Huppert TJ, Allen MS, Diamond SG, Boas DAEstimating cerebral oxygen metabolism from fMRI with a dynamic multicompartment Windkessel model. Hum Brain Mapp 30:1548-1567

Department of Radiology, University of Pittsburgh, UPMC Presbyterian, 200 Lothrop St., Pittsburgh, PA 15213, USA.
Human Brain Mapping (Impact Factor: 5.97). 05/2009; 30(5):1548-67. DOI: 10.1002/hbm.20628
Source: PubMed


Stimulus evoked changes in cerebral blood flow, volume, and oxygenation arise from responses to underlying neuronally mediated changes in vascular tone and cerebral oxygen metabolism. There is increasing evidence that the magnitude and temporal characteristics of these evoked hemodynamic changes are additionally influenced by the local properties of the vasculature including the levels of baseline cerebral blood flow, volume, and blood oxygenation. In this work, we utilize a physiologically motivated vascular model to describe the temporal characteristics of evoked hemodynamic responses and their expected relationships to the structural and biomechanical properties of the underlying vasculature. We use this model in a temporal curve-fitting analysis of the high-temporal resolution functional MRI data to estimate the underlying cerebral vascular and metabolic responses in the brain. We present evidence for the feasibility of our model-based analysis to estimate transient changes in the cerebral metabolic rate of oxygen (CMRO(2)) in the human motor cortex from combined pulsed arterial spin labeling (ASL) and blood oxygen level dependent (BOLD) MRI. We examine both the numerical characteristics of this model and present experimental evidence to support this model by examining concurrently measured ASL, BOLD, and near-infrared spectroscopy to validate the calculated changes in underlying CMRO(2).

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Available from: Solomon Gilbert Diamond
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    • "Preliminary analysis of the impact of pial vasculature in NIRS has been performed by Dehaes et al. (2011). However, very few studies of the effect of pial vein oxygenation changes (termed " the washout effect " ) on the NIRS signal have been performed (Firbank et al., 1998; Huppert et al., 2009). "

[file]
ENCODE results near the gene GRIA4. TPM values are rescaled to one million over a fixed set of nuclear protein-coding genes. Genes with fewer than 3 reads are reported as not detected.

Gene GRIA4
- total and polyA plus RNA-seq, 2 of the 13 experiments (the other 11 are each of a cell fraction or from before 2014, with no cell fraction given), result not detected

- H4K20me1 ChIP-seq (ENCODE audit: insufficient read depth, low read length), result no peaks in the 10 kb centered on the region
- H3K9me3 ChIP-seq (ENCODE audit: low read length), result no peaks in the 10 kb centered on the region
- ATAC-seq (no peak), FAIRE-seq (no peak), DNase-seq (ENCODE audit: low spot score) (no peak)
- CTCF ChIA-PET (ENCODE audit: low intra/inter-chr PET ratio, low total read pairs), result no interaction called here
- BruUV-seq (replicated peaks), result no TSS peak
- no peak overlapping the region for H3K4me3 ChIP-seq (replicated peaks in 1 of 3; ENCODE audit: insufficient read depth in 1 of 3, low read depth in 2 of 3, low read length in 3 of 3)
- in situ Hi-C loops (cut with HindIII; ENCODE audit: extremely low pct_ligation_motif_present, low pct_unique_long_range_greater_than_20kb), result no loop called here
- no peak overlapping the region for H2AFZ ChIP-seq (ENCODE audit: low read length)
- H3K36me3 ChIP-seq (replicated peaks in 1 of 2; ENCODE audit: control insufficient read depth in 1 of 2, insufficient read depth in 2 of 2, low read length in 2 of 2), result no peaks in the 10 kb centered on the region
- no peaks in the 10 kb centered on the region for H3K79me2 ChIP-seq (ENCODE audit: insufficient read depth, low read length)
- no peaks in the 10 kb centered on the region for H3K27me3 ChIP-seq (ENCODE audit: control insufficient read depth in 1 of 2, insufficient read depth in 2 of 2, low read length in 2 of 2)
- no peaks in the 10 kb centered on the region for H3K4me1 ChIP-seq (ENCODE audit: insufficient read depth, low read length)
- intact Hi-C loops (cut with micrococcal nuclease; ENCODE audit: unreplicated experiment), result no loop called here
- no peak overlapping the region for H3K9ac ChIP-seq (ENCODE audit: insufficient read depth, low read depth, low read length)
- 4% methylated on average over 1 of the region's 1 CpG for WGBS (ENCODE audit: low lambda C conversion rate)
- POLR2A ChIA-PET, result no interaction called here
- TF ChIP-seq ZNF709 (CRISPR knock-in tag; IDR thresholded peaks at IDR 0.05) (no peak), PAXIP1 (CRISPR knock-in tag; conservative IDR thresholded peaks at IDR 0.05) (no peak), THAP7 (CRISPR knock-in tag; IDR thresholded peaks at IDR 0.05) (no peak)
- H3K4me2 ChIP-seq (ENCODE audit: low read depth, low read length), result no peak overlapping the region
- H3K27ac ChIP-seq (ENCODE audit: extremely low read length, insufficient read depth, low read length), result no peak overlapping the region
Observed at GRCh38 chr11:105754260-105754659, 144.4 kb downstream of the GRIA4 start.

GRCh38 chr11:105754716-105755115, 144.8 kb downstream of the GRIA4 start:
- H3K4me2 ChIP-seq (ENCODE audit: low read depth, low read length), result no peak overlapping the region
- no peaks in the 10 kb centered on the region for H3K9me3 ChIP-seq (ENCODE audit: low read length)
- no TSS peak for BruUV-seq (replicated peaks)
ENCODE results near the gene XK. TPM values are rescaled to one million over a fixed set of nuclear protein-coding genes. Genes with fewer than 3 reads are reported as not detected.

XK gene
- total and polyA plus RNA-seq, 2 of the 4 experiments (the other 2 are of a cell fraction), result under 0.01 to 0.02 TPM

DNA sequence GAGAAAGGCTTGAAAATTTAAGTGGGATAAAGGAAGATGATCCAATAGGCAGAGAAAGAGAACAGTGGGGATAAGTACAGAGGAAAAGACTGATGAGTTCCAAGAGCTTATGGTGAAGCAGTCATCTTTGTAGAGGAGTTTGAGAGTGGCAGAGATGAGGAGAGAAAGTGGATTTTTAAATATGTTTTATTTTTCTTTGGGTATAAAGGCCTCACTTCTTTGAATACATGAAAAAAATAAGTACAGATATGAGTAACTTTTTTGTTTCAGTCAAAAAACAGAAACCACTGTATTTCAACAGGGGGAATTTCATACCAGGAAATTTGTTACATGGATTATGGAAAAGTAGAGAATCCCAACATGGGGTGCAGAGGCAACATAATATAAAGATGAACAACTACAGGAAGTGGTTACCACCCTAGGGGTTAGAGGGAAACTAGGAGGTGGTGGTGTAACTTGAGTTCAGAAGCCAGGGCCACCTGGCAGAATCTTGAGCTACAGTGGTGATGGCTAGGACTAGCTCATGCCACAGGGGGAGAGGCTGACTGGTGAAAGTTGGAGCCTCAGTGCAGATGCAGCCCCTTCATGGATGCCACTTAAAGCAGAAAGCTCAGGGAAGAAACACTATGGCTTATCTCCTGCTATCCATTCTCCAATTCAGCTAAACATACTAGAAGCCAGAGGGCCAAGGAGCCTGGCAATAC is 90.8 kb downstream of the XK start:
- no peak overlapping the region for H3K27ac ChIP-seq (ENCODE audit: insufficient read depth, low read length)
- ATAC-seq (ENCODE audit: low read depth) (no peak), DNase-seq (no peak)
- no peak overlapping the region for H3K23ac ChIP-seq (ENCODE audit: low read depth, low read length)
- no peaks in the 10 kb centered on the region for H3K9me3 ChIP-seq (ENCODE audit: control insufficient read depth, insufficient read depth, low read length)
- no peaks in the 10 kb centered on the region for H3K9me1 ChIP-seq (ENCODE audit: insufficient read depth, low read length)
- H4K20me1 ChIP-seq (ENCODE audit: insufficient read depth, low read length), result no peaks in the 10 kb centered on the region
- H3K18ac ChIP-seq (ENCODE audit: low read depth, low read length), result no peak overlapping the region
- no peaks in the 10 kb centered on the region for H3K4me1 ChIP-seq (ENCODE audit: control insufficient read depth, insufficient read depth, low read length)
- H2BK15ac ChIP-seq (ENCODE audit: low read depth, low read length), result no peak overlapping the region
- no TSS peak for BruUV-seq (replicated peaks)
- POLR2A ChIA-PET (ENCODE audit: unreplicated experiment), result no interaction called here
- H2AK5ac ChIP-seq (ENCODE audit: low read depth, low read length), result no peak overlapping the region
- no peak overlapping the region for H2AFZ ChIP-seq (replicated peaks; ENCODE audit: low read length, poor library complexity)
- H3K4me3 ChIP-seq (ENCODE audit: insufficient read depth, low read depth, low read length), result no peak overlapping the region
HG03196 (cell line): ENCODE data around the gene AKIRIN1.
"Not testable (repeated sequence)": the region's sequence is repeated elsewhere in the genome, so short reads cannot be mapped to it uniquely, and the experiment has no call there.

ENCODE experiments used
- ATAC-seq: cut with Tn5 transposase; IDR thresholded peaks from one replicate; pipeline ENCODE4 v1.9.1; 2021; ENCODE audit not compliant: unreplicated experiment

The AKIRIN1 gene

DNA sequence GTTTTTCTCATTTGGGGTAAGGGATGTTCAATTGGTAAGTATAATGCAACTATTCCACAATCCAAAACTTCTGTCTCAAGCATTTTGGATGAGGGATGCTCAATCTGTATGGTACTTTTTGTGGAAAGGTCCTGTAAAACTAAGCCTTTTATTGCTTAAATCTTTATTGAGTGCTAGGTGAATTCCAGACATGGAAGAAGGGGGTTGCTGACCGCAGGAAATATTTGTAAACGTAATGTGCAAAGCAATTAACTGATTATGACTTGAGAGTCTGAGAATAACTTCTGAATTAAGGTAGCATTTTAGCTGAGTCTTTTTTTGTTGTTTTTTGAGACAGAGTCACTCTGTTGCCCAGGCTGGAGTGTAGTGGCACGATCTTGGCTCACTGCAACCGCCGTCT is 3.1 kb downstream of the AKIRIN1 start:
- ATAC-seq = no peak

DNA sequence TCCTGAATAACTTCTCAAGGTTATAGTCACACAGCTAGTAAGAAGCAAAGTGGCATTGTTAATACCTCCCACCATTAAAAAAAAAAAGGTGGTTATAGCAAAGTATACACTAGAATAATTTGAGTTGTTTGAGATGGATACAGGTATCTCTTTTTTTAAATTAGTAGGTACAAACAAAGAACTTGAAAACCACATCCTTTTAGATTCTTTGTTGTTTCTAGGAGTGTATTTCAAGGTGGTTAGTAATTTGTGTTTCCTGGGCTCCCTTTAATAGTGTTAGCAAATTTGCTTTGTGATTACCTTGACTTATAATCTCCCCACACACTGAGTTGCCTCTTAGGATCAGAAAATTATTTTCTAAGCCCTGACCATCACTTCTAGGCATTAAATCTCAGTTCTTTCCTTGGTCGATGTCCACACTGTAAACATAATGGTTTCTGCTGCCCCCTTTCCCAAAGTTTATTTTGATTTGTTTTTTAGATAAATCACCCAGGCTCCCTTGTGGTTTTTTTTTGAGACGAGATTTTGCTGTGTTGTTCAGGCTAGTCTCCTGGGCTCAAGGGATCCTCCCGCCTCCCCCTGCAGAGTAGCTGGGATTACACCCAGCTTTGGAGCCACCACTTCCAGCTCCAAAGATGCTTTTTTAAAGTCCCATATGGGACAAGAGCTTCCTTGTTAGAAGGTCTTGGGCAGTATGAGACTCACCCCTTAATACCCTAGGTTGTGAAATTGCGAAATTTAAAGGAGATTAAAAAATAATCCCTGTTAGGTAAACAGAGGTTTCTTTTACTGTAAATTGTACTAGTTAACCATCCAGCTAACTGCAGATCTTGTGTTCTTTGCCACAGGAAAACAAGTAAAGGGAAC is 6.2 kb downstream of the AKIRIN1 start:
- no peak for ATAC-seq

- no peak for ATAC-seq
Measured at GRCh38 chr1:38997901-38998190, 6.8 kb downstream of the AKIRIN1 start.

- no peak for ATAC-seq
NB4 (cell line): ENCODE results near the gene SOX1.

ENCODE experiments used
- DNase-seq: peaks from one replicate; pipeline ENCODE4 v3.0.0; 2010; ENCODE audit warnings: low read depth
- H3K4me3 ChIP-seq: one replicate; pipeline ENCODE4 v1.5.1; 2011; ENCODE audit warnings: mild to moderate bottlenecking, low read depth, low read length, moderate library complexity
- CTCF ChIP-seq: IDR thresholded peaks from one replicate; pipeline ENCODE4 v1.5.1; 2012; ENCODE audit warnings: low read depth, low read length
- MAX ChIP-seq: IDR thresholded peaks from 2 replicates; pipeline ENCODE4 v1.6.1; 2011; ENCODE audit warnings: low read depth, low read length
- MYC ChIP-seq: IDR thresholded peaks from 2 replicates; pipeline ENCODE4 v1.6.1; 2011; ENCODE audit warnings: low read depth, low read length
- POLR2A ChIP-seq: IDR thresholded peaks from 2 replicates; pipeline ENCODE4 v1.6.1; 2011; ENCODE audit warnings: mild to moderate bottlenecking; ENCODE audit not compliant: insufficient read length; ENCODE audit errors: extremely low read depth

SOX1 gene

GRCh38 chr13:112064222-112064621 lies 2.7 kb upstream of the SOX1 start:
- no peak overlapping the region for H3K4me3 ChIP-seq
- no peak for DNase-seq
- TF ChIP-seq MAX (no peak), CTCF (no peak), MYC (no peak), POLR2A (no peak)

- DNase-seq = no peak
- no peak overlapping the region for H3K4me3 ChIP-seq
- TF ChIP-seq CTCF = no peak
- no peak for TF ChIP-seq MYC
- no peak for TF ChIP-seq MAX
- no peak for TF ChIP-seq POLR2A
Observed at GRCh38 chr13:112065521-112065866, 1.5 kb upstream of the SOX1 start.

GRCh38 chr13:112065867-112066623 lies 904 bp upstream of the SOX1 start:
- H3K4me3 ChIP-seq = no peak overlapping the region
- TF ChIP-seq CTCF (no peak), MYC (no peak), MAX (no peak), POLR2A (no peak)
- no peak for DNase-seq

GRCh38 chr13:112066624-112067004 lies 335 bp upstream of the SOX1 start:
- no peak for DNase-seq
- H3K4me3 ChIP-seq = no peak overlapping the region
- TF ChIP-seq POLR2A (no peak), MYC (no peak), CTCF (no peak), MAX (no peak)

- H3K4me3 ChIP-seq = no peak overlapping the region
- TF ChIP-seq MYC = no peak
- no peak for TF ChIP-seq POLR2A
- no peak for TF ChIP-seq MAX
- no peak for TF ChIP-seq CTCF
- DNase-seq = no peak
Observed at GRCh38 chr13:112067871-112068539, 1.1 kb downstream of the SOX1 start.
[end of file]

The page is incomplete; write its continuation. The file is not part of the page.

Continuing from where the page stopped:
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    ABSTRACT: Near-Infrared Spectroscopy (NIRS) measures the functional hemodynamic response occurring at the surface of the cortex. Large pial veins are located above the surface of the cerebral cortex. Following activation, these veins exhibit oxygenation changes but their volume likely stays constant. The back-reflection geometry of the NIRS measurement renders the signal very sensitive to these superficial pial veins. As such, the measured NIRS signal contains contributions from both the cortical region as well as the pial vasculature. In this work, the cortical contribution to the NIRS signal was investigated using (1) Monte Carlo simulations over a realistic geometry constructed from anatomical and vascular MRI and (2) multimodal NIRS-BOLD recordings during motor stimulation. A good agreement was found between the simulations and the modeling analysis of in vivo measurements. Our results suggest that the cortical contribution to the deoxyhemoglobin signal change (ΔHbR) is equal to 16-22% of the cortical contribution to the total hemoglobin signal change (ΔHbT). Similarly, the cortical contribution of the oxyhemoglobin signal change (ΔHbO) is equal to 73-79% of the cortical contribution to the ΔHbT signal. These results suggest that ΔHbT is far less sensitive to pial vein contamination and therefore, it is likely that the ΔHbT signal provides better spatial specificity and should be used instead of ΔHbO or ΔHbR to map cerebral activity with NIRS. While different stimuli will result in different pial vein contributions, our finger tapping results do reveal the importance of considering the pial contribution.
    Full-text · Article · Feb 2012 · NeuroImage
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    • "This assertion is evident in the CMR O2 driven changes in OIS signal since its use for the calculation of the CMR O2 changes using typical steady-state models will yield CMR O2 changes with the same temporal profile as the OIS data (time constant of B10 seconds). To partly explain this temporal difference between tissue cellular CMR O2 and CMR O2 -driven blood oxygenation changes, relatively simple dynamic models can be used (Vazquez et al, 2008; Zheng et al, 2002; Huppert et al, 2009). However, these models are not sufficient to fully explain the observed temporal lag. "